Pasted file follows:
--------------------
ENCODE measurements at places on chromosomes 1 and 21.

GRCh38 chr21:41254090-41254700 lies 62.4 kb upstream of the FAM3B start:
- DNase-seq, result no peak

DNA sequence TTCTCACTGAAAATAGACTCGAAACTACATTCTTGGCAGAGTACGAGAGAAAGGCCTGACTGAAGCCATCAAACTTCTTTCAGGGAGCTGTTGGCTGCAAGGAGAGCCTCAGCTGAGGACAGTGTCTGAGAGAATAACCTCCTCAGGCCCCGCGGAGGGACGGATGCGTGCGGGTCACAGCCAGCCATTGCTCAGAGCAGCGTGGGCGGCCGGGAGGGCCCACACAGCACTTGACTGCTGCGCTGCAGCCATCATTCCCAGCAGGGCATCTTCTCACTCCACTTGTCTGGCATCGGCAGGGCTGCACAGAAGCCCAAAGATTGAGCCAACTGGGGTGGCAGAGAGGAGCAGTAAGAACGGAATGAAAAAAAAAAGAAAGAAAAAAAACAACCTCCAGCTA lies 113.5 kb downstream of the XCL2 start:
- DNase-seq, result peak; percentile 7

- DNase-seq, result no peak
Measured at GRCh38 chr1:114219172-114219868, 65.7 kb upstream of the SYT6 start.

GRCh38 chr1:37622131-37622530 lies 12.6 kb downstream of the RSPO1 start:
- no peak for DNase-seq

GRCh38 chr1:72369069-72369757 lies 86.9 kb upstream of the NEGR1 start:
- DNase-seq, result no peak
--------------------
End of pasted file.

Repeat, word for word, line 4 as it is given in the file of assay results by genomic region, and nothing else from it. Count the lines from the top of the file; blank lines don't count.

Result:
DNA sequence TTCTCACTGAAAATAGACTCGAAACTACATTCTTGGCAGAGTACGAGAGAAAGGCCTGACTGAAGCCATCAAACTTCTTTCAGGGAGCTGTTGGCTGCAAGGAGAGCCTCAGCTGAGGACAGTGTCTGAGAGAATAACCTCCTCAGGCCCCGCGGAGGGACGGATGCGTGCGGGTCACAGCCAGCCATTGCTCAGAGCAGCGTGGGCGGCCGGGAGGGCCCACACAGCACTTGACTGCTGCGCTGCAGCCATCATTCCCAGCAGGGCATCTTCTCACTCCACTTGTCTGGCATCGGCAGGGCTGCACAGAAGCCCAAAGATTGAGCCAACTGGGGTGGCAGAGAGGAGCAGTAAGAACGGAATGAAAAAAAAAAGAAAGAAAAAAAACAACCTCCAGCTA lies 113.5 kb downstream of the XCL2 start: